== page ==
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Pork Commentry: Hog Prices Rocket Higher

by 5m Editor
14 May 2008, at 12:10pm

CANADA - Hog prices rocketed to 78¢ lean in Iowa-Minnesota last Friday – up 5¢ lb from the previous Friday (+$10.00 per head), writes Jim Long.

On March 21, Iowa-Minnesota lean price was 48.89. Since then we have had the miracle of a $60.00 per head increase. With a Canada-USA weekly slaughter of 2.5 million, that’s a cash flow improvement of $150 million a week for the production sector. The latest Iowa-Minnesota average weights were 263.7. This is 4 lbs lower than a year ago and 0.9 lbs lower from the week before. No heat, no humidity – we are pulling hogs ahead. All factors are bullish for further price increases.

Other Observations

Last Friday, the USDA came out with a corn crop prediction of 12.7 billion bushels, down 7 percent from a year ago. Let’s hope weather gets better real soon. Rain seems to be hitting too many spots in the Corn Belt, delaying planting. This is leading to increased concern about total acreage and yield potential. The only good thing you can say about the weather is we are not having a drought.

If you look at Argentine and Brazil corn production, the USDA is projecting an increase of 6 million metric tones over the last crop year, while the Canada-Australia wheat crop combined is a projected 49 million metric tonnes versus 33.2 last crop (increase of approximately 16 million tonnes). We believe that the world’s high grain prices will lead to more acres planted and higher yields in every country. Statistics Canada, for example, has projected 64.97 million acres in 2008 in grain and oilseeds, a 4.2% increase over 2007 (+2.657 million acres). Some US data we have seen has projected an increase of 7 million acres in grains and oilseeds combined. Give farmers profits, they will plant more, fertilize more, herbicide more, etc. We expect, at the end of this crop year, the world will have produced the largest grain and oilseed crop in history, barring some major drought. At the same time, world meat protein production is decreasing, cutting grain and oilseed demand.

It appears that the Danish swine herd is declining. On April 1st, it was 11% lower than a year ago. A combination of low hog prices and high feed prices has lead to liquidation. There were approximately 15 million sows in the European Union in 2007. If the EU countries decline similar to Denmark, which we believe is plausible we could see 1.5 million sows liquidated (the same size as all of Canada’s production).

An EU decline of this magnitude will cut 25-30 million hogs from production. Last week, we read reports from Great Britain that speculated English prices could reach 2 pound sterling per kilo, $4.00 US per kilo, $1.81 US per lb. That would work, wouldn’t it? All of this is about supply relative to demand. Global pork meat availability is declining, hog prices are trending up globally. We are on the beginning of where prices could go. The higher feed prices go, the higher ultimately hog prices will be. $6.00 bushel corn is over $10.00 in some other countries. Prices ration supply. How high can prices go is directly related to the feed prices. $6.00 corn will probably make $1.10 - $1.20 lean hogs. $7.00 corn $1.20 to $1.30. No one knows for sure where this will end up. We got 80¢ lean hogs now, never before has a price this high been around breakeven. Breakeven prices and fear of $8.00 corn is going to lead to further sow liquidation.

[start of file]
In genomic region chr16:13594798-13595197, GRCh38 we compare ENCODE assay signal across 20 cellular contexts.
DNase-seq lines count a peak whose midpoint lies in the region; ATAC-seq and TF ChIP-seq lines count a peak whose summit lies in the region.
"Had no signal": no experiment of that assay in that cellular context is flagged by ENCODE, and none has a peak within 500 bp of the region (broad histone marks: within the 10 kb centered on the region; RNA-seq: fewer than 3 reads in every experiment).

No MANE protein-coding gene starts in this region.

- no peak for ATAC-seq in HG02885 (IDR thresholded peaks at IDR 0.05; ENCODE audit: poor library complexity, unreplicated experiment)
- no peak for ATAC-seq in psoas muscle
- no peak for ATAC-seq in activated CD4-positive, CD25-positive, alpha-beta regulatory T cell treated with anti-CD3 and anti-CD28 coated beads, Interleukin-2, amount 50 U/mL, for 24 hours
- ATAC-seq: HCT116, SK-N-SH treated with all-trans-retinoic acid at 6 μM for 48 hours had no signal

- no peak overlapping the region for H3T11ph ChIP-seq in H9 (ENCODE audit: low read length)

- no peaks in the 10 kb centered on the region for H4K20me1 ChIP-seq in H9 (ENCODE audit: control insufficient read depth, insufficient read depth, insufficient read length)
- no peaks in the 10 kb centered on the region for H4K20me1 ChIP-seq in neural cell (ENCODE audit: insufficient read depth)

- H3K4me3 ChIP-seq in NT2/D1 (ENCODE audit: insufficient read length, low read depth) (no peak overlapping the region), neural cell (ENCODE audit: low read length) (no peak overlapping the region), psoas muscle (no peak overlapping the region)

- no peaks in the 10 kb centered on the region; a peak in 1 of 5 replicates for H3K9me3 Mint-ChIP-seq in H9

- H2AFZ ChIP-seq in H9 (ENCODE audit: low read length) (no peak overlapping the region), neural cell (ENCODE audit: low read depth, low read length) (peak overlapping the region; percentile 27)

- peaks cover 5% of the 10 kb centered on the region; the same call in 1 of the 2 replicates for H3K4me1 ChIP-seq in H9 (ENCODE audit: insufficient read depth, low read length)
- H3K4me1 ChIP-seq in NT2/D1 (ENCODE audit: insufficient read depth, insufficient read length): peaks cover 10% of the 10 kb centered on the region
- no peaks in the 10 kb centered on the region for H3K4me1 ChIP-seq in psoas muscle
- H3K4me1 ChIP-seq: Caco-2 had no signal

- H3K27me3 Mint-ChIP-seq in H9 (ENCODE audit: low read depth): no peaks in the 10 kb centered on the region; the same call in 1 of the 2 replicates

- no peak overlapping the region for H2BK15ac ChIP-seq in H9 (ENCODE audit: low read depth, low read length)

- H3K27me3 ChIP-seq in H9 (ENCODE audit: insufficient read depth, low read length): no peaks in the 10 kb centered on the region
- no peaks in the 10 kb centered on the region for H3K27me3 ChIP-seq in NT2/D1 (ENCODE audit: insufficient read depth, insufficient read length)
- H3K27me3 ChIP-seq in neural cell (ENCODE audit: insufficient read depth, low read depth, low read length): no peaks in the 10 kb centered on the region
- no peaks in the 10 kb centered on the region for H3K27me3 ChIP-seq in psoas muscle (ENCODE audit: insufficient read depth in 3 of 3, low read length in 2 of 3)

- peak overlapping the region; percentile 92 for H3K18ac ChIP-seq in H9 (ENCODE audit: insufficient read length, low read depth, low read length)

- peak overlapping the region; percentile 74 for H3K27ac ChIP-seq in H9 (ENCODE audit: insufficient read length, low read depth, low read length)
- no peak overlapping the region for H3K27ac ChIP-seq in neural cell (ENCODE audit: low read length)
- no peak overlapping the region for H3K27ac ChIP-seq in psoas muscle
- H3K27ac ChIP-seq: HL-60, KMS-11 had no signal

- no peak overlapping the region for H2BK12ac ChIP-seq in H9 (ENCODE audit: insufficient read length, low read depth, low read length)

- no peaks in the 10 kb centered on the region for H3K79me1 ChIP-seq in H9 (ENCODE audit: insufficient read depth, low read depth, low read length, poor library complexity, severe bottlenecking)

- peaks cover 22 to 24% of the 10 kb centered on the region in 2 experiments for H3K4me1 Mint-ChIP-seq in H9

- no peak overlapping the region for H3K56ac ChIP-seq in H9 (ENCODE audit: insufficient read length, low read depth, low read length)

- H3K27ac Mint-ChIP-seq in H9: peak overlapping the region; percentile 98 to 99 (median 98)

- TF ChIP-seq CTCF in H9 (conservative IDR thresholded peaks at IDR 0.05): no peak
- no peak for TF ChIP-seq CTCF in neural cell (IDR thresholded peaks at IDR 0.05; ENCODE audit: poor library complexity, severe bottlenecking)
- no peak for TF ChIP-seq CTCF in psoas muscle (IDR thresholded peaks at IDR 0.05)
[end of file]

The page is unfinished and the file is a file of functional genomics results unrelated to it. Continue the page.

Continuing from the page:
Country of Origin Labeling – Some Canadian producers have benefited from COOL. Canadian producers who put hogs on feed in the United States have not been able to forward sell their market hogs over the last few months to packers. Packers have been afraid of COOL legislation. The big benefit for Canadian producers is because they could not sell ahead. They have to take cash bids. On Jan 4, May lean hog futures were 68.92, last Friday, 80.27. Canadian producers, because of COOL are ending up better off by at least $20 plus per head. Go figure.

Check out the Genesus Newsletter this week. We are proud of our customers’ results on Swine Management Services Yearly Benchmarking Summary. Genesus had 8 of top 10 herds out of 900,000 plus sows. Gratifying to see the huge efforts we do genetically being recognized in the marketplace.

Summary

Domestic and international breeding herd liquidation continues. Prices have increased $60.00 per head in seven weeks. We expect summer cash hogs have further upside. Beware of the fall; every year, seasonality leads to large marketings. Lean Hog Futures in October-December might not have much more upside. 2009, we will see $1.00 plus lean hogs.

Genesus Dominates Swine Management Services 2007 – 52 weeks Summary

Swine Management Services (SMS) of Fremont, Nebraska is the world’s swine benchmarking service. SMS 2007 data was benchmarked on 467 farms with 901,764 females.

Genesus once again dominated results, 8 of top 10 farms were Genesus, 12 of the top 15 Genesus. Genesus had the only two farms over 30.

2007 – 52 weeks
901,764 females
SMS GENESUS
No. of Farms 467 44
Top 10% Avg. 27.12 29.97
Average All 22.94 2655


SMS Total 467 Farms - Genesus 8 of Top 10
SMS 52 weeks
RANKING FARM P/S/Y
GENESUS SMS
1 1 Camrose 31.12
2 2 Woodland 30.29
3 5 Riverview 29.54
4 6 New Haven North 29.43
5 7 Fairhaven 29.22
6 8 Milltown 29.03
7 9 Suncrest 28.30
8 10 New Haven South 28.10

All genetic companies are represented in this database of 901,764 females.

5m Editor